My father's cousin (deceased) wrote to me a decade ago and in his letter he mentioned that during the war they would sit and watch the ships leave the Clyde and that dad always wanted to be on them.

    I suspect dad had failed a medical based on his awful eyesight (you should see his reading glasses - Coke bottle stuff).

    There must be a book (or researcher) available on the subject of the Merchant Navy, Reserved Occupations and the Royal Navy, Royal Navy Reserve, and how human resource moved through those wings.

  8. #8
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    Quote Originally Posted by KiwiBear2000 View Post
    Thanks for that information, its compelling.

    My father's cousin (deceased) wrote to me a decade ago and in his letter he mentioned that during the war they would sit and watch the ships leave the Clyde and that dad always wanted to be on them.

    I suspect dad had failed a medical based on his awful eyesight (you should see his reading glasses - Coke bottle stuff).

    There must be a book (or researcher) available on the subject of the Merchant Navy, Reserved Occupations and the Royal Navy, Royal Navy Reserve, and how human resource moved through those wings.
    Browsing I found this

    And this is the BBC's WW2 People's War archive of the Merchant Navy which is a collection of personal stories.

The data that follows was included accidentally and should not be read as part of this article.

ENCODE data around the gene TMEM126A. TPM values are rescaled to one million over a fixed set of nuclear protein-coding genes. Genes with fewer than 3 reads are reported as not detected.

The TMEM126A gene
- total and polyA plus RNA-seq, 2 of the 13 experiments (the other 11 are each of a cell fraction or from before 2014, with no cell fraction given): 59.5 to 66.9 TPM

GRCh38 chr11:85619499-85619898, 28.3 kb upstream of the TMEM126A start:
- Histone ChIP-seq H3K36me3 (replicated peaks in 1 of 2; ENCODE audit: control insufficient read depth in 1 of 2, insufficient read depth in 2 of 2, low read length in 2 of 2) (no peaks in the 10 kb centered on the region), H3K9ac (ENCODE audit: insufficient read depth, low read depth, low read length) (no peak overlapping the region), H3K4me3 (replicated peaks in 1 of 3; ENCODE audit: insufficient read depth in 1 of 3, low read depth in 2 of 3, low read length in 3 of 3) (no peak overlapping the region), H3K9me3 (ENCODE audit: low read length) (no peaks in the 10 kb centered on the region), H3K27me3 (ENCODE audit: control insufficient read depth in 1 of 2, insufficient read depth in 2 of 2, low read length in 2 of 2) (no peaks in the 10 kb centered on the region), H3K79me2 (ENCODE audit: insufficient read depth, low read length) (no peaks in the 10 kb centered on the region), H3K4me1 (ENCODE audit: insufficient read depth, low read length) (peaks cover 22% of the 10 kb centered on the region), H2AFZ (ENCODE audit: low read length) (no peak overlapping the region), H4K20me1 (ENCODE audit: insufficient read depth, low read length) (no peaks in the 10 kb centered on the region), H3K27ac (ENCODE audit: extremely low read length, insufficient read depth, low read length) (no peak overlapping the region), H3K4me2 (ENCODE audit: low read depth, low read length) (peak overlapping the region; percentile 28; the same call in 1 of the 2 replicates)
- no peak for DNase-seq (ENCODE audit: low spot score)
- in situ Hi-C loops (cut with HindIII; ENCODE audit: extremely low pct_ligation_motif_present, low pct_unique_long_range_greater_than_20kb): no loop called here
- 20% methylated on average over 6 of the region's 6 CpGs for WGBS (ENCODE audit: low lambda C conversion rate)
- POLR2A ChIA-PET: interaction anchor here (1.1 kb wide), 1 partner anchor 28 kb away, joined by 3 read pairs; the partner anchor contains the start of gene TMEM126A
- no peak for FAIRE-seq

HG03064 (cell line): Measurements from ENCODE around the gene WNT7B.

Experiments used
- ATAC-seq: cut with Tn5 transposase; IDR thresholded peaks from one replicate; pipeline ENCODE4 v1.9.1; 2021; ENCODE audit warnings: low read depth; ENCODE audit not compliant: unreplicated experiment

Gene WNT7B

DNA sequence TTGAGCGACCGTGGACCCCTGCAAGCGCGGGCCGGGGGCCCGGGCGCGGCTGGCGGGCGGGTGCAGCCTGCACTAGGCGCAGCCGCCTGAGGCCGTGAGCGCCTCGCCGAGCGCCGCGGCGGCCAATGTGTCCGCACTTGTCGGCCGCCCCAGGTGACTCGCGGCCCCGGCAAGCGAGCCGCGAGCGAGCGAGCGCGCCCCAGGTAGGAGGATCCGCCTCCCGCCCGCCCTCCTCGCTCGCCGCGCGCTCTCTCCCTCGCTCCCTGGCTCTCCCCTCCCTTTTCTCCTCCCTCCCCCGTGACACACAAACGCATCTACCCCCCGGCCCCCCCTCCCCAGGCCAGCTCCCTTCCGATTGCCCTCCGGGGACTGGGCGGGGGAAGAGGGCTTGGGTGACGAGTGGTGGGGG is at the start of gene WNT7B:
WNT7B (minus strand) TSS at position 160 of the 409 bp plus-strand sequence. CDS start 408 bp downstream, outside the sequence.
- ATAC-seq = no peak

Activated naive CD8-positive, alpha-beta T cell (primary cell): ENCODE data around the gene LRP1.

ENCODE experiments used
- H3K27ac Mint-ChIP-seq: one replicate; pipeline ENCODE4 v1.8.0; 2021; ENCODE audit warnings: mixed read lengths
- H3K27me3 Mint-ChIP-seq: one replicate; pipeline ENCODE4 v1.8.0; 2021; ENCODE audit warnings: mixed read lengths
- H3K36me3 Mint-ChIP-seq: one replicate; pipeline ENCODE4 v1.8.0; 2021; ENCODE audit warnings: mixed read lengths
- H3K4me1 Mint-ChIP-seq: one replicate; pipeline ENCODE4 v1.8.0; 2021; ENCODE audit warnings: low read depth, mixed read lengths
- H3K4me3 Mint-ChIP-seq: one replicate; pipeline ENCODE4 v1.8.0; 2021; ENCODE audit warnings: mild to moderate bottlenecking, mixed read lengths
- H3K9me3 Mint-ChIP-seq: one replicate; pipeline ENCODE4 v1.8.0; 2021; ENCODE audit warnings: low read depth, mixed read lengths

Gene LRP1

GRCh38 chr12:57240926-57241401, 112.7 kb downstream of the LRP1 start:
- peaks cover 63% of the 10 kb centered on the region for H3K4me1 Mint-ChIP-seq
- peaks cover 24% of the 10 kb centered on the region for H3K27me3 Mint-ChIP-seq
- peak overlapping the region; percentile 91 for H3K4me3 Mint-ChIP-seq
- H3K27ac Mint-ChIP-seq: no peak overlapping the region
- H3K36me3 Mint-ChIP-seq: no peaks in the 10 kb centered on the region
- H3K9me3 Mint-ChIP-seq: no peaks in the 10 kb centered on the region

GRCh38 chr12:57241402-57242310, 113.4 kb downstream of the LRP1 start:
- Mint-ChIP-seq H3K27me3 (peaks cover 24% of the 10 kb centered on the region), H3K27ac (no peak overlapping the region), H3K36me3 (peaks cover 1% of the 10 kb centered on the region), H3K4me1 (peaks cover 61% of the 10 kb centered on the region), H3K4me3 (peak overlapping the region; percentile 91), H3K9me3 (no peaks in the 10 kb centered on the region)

You have read the Nsational Archives guide to researching the Merchant Navy? Here.

    Been raining for hours here so I have been browsing online for things that i know nothing about including the MN and which you have probably already found.
    Christina
    Sometimes paranoia is just having all the facts.
    William Burroughs

  9. #9
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    Thanks, Christina - it's teeming down in Auckland as well! Thank you for this valuable input.

  10. #10

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    Hansard
    https://hansard.parliament.uk/search?partial=False

    Search for "maximum national effort" (including " " as part of search key) and restrict "From/Until" to 02/12/1941.

    Significant changes proposed to Schedule of Reserved Occupations.

    Raining here also - but very welcome to us gardeners.
    "dyfal donc a dyr y garreg"